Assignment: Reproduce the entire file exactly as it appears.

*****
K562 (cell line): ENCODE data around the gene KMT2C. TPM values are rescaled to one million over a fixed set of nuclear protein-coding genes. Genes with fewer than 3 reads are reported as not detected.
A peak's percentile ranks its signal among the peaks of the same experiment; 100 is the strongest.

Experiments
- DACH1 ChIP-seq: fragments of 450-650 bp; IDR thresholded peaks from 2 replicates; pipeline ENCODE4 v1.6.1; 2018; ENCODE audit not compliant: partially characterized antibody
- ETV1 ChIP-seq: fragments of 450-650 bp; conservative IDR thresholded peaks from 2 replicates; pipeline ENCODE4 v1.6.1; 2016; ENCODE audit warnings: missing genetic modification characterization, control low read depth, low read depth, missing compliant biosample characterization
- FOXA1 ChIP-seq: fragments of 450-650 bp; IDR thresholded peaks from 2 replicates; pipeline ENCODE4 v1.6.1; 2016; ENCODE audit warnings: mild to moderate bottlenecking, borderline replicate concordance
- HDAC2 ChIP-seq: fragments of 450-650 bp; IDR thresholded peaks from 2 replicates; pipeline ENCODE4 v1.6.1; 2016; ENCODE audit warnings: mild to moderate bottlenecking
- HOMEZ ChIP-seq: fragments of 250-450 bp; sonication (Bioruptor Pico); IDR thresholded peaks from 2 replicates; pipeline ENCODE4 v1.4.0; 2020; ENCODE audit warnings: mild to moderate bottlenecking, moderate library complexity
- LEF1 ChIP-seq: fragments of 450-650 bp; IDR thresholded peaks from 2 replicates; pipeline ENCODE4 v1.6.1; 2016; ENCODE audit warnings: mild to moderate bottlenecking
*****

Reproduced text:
K562 (cell line): ENCODE data around the gene KMT2C. TPM values are rescaled to one million over a fixed set of nuclear protein-coding genes. Genes with fewer than 3 reads are reported as not detected.
A peak's percentile ranks its signal among the peaks of the same experiment; 100 is the strongest.

Experiments
- DACH1 ChIP-seq: fragments of 450-650 bp; IDR thresholded peaks from 2 replicates; pipeline ENCODE4 v1.6.1; 2018; ENCODE audit not compliant: partially characterized antibody
- ETV1 ChIP-seq: fragments of 450-650 bp; conservative IDR thresholded peaks from 2 replicates; pipeline ENCODE4 v1.6.1; 2016; ENCODE audit warnings: missing genetic modification characterization, control low read depth, low read depth, missing compliant biosample characterization
- FOXA1 ChIP-seq: fragments of 450-650 bp; IDR thresholded peaks from 2 replicates; pipeline ENCODE4 v1.6.1; 2016; ENCODE audit warnings: mild to moderate bottlenecking, borderline replicate concordance
- HDAC2 ChIP-seq: fragments of 450-650 bp; IDR thresholded peaks from 2 replicates; pipeline ENCODE4 v1.6.1; 2016; ENCODE audit warnings: mild to moderate bottlenecking
- HOMEZ ChIP-seq: fragments of 250-450 bp; sonication (Bioruptor Pico); IDR thresholded peaks from 2 replicates; pipeline ENCODE4 v1.4.0; 2020; ENCODE audit warnings: mild to moderate bottlenecking, moderate library complexity
- LEF1 ChIP-seq: fragments of 450-650 bp; IDR thresholded peaks from 2 replicates; pipeline ENCODE4 v1.6.1; 2016; ENCODE audit warnings: mild to moderate bottlenecking